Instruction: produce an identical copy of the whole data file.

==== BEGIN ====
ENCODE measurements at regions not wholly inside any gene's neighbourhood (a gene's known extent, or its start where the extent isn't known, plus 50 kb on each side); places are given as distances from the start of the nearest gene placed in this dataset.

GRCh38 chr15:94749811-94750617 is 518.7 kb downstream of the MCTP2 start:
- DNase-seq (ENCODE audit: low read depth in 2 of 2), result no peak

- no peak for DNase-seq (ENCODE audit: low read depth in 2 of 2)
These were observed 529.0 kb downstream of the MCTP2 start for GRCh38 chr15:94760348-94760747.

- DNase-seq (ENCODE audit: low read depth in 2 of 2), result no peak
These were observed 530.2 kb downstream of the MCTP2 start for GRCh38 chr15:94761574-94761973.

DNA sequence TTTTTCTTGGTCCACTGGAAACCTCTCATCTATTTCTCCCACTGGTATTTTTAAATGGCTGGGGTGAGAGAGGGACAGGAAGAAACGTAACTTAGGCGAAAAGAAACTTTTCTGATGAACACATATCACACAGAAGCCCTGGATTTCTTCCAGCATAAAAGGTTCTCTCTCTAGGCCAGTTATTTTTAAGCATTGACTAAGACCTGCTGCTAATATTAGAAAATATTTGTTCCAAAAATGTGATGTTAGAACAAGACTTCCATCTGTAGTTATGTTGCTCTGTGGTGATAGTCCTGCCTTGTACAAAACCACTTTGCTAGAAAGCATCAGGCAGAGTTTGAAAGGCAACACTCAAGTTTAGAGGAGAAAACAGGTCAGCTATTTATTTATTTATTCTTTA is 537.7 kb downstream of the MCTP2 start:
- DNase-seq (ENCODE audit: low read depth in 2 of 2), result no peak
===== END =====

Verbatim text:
ENCODE measurements at regions not wholly inside any gene's neighbourhood (a gene's known extent, or its start where the extent isn't known, plus 50 kb on each side); places are given as distances from the start of the nearest gene placed in this dataset.

GRCh38 chr15:94749811-94750617 is 518.7 kb downstream of the MCTP2 start:
- DNase-seq (ENCODE audit: low read depth in 2 of 2), result no peak

- no peak for DNase-seq (ENCODE audit: low read depth in 2 of 2)
These were observed 529.0 kb downstream of the MCTP2 start for GRCh38 chr15:94760348-94760747.

- DNase-seq (ENCODE audit: low read depth in 2 of 2), result no peak
These were observed 530.2 kb downstream of the MCTP2 start for GRCh38 chr15:94761574-94761973.

DNA sequence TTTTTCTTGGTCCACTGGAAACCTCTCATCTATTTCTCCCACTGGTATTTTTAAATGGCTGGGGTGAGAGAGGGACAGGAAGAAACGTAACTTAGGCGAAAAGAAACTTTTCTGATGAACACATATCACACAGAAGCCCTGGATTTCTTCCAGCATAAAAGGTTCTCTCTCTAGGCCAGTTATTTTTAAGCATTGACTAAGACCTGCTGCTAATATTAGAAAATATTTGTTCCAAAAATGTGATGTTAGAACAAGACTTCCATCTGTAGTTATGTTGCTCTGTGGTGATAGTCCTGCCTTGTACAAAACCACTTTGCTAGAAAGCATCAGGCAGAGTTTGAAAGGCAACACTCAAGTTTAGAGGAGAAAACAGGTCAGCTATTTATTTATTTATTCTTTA is 537.7 kb downstream of the MCTP2 start:
- DNase-seq (ENCODE audit: low read depth in 2 of 2), result no peak